Wednesday, December 8, 2010

Let’s be clear: What is killed in an abortion? Learn how to clarify the issue

The following is from the December 2010 issue of MCCL News.

Choice, privacy, reproductive freedom. Bodily autonomy. Rape, incest. Teen pregnancy, economic hardship. Back-alley abortions. Overpopulation. Crime and child abuse.

These are some of the things people talk about when they discuss the ethics of abortion. But none of them is relevant to deciding whether abortion is morally right or wrong. Author and speaker Greg Koukl uses a helpful illustration.

"Imagine that your child walks up when your back is turned and asks, 'Daddy [or Mommy], can I kill this?' What is the first thing you must find out before you can answer him? You can never answer the question 'Can I kill this?' unless you’ve answered a prior question: What is it? [A cockroach? Sure. His baby sister? Hold on a minute!] This is the key question.

"Abortion involves killing and discarding something that's alive," Koukl continues. "Whether it's right or not to take the life of any living thing depends entirely upon what it is."

The morality of abortion hinges on the nature of the entity that abortion kills, the unborn (i.e., the human embryo or fetus). As Koukl puts it, "If the unborn is not a human person, no justification for abortion is necessary. However, if the unborn is a human person, no justification for abortion is adequate."

It should be apparent that most pro-choice rhetoric completely misses the boat. Women have a "right to choose" to do many things, but if the unborn is a valuable person, she has no more right to kill him or her than to kill her toddler. The question at hand is whether the unborn, like a toddler, deserves full moral respect and ought not be killed for the convenience or benefit of others.

For every argument or reason given in defense of abortion, ask one question: Would this rationale work to justify killing obvious examples of rights-bearing persons, like newborn babies, toddlers, teenagers and adults? If not, then the pro-choice advocate is assuming that the unborn is not a valuable person like you and me—that is, he is assuming the very conclusion he should be defending. This is a logical fallacy called begging the question.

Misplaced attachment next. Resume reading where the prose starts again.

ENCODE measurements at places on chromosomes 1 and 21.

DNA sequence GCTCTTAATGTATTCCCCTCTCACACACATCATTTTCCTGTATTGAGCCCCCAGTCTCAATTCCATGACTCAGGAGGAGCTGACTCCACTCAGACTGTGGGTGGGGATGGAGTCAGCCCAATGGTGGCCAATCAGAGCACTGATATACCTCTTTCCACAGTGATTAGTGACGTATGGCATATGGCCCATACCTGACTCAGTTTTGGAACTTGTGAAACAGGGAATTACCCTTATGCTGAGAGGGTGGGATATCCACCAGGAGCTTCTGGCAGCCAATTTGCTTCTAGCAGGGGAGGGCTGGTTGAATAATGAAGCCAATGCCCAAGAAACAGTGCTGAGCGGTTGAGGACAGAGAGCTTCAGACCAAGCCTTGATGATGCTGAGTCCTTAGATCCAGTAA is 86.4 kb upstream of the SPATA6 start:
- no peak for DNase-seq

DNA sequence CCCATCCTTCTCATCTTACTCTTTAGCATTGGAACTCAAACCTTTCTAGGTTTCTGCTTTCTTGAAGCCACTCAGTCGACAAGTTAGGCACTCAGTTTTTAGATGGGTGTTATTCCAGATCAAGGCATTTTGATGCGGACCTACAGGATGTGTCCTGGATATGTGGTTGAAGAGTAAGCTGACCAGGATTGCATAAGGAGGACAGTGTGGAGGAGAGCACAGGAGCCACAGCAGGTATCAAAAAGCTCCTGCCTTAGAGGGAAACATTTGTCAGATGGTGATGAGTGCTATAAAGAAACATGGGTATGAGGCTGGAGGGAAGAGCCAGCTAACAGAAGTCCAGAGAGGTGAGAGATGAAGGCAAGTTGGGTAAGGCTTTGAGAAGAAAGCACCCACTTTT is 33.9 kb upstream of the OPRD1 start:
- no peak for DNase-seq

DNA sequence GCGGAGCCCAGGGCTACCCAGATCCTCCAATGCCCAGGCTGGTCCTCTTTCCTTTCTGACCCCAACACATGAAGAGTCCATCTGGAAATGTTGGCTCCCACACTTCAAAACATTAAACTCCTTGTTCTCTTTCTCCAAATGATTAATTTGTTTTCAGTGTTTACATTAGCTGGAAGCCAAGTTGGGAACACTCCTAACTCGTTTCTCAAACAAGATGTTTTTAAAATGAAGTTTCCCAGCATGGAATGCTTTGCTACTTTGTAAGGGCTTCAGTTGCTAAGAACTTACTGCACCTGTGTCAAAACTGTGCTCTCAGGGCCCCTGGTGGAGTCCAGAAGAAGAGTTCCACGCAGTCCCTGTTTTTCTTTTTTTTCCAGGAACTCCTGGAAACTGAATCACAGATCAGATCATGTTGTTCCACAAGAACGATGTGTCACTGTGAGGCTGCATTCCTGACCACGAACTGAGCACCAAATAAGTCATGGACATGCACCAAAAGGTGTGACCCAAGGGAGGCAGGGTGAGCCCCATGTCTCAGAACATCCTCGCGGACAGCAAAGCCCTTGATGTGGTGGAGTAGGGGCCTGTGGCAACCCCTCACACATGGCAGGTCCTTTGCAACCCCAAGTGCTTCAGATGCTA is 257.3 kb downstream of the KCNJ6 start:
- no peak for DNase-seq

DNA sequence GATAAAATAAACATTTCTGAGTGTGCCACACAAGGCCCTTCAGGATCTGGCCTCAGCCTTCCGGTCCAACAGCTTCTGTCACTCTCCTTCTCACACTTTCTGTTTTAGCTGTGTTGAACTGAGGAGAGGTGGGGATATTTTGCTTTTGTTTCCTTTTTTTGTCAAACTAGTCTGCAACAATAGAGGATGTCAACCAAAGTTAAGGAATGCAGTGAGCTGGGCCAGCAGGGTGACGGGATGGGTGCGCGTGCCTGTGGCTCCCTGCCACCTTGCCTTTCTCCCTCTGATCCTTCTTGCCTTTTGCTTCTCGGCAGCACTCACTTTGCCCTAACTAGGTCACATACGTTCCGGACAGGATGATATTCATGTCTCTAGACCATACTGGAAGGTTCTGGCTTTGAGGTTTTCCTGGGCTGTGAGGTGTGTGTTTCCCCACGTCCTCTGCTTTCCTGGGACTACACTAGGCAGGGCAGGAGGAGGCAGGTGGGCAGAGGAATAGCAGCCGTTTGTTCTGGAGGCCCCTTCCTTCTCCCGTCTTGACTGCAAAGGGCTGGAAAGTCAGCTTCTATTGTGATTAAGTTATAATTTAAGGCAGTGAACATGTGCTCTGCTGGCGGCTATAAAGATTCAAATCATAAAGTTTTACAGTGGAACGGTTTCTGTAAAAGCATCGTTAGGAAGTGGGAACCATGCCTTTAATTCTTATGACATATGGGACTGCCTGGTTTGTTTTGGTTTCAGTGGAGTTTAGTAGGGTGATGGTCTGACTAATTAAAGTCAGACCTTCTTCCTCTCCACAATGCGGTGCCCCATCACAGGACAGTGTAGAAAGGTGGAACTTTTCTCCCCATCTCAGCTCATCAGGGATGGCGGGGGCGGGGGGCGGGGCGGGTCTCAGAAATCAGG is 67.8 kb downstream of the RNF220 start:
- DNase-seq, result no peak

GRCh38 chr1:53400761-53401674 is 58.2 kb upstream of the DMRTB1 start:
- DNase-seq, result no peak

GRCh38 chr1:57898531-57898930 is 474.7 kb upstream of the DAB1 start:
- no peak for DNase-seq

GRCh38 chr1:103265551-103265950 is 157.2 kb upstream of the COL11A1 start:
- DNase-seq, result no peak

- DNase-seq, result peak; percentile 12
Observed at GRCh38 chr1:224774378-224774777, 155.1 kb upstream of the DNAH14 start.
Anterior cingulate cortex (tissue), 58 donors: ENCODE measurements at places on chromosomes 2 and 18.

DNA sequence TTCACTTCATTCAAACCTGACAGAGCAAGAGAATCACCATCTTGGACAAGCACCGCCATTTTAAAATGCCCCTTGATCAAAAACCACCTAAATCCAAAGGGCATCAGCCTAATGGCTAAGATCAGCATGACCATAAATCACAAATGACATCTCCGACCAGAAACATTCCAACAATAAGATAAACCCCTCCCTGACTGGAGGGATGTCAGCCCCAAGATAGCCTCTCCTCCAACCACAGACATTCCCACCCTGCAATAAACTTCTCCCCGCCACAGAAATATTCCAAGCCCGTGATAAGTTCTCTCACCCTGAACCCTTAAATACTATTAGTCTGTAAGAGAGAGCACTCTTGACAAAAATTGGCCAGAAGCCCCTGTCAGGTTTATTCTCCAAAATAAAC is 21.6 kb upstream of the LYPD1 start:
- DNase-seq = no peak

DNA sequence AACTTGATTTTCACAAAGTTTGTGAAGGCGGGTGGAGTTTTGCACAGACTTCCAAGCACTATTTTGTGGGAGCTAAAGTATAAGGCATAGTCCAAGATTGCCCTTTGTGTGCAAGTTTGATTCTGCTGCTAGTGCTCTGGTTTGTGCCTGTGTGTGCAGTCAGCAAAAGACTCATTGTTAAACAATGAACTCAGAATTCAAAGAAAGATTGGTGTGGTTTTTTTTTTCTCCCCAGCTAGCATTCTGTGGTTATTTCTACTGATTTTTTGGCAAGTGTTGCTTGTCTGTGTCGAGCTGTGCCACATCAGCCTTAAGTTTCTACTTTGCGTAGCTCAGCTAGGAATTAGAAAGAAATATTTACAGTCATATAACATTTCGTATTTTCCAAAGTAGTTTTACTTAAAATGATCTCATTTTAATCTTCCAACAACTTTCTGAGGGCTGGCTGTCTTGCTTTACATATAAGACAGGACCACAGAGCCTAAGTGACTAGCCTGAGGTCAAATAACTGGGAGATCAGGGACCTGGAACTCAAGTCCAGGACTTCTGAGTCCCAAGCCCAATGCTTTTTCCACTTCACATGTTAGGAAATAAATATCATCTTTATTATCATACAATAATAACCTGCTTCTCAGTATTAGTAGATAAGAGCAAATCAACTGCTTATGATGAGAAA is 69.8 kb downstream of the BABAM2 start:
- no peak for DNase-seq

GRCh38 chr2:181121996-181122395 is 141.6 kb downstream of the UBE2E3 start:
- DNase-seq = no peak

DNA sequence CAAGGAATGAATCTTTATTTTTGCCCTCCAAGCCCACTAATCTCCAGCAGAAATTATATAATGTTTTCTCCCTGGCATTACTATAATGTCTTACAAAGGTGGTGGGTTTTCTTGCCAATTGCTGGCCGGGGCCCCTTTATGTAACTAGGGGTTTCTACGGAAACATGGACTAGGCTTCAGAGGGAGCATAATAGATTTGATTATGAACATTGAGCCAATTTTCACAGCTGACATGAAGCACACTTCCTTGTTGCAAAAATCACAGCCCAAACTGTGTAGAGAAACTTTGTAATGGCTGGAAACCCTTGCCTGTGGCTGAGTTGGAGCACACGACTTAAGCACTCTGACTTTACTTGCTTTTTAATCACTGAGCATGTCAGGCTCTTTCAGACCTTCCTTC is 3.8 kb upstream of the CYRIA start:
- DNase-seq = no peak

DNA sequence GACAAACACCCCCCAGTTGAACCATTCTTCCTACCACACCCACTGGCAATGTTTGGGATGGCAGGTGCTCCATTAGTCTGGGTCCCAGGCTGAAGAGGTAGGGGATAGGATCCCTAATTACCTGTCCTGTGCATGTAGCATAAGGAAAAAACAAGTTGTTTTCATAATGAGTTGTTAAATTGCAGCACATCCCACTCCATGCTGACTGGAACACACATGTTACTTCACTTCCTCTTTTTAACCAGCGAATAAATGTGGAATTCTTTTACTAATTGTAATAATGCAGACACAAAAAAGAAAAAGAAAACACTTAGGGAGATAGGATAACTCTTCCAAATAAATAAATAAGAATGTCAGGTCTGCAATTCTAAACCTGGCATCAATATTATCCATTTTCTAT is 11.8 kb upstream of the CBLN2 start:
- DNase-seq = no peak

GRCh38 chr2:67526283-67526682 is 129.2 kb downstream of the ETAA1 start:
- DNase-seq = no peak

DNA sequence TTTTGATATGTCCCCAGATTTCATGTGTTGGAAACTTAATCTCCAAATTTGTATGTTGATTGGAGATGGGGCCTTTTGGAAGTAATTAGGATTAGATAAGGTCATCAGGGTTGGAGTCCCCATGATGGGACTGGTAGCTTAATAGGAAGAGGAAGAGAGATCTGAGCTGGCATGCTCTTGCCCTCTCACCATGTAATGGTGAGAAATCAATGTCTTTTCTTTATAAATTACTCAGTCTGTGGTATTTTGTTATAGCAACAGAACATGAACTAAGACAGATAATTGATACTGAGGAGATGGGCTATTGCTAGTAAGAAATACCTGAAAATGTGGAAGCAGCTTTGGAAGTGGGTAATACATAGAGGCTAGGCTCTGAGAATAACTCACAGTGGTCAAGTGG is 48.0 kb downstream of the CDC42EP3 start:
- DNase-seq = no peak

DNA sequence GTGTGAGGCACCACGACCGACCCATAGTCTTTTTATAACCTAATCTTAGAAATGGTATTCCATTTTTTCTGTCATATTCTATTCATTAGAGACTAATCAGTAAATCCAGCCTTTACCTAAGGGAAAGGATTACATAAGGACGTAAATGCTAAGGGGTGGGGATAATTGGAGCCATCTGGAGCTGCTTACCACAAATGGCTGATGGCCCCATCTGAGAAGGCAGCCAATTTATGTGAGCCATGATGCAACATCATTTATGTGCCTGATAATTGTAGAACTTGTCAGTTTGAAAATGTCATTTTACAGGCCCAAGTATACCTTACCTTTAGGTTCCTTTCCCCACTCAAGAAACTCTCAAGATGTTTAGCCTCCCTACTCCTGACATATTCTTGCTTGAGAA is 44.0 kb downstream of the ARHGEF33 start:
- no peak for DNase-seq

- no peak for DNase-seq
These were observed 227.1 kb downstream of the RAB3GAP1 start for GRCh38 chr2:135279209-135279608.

The real issue is the moral status of the unborn entity who is killed by abortion. Is the unborn a human being (a scientific question)? If so, how should we treat him or her (a moral question)?

The pro-life argument, in brief, runs as follows. From conception the unborn is a distinct, living and whole (though immature) human organism—a member of the species Homo sapiens at a very early stage of his or her development. We know this from the science of embryology.

Morally, no relevant difference exists between human beings before and after birth. Unborn humans differ from older humans (like newborns) in size, level of development, location and degree of dependency, but none of those differences are significant in a way that would justify killing the former.

Rather, human beings have moral value and a right to life by virtue of the kind of thing they are, not because of acquired characteristics or abilities that some human beings have and others do not, and which we may gain or lose throughout our lifetimes.

It follows that all human beings, including the unborn, are equal in having basic dignity and a right not to be unjustly killed. So elective abortion is wrong.

How do pro-choice advocates respond? Usually with the kind of question-begging rhetoric discussed above. Always clarify the issue—the moral status of the unborn—and use science and simple moral reasoning (above) to point them to the truth: Abortion unjustly takes the lives of innocent human beings, and it should not be permitted.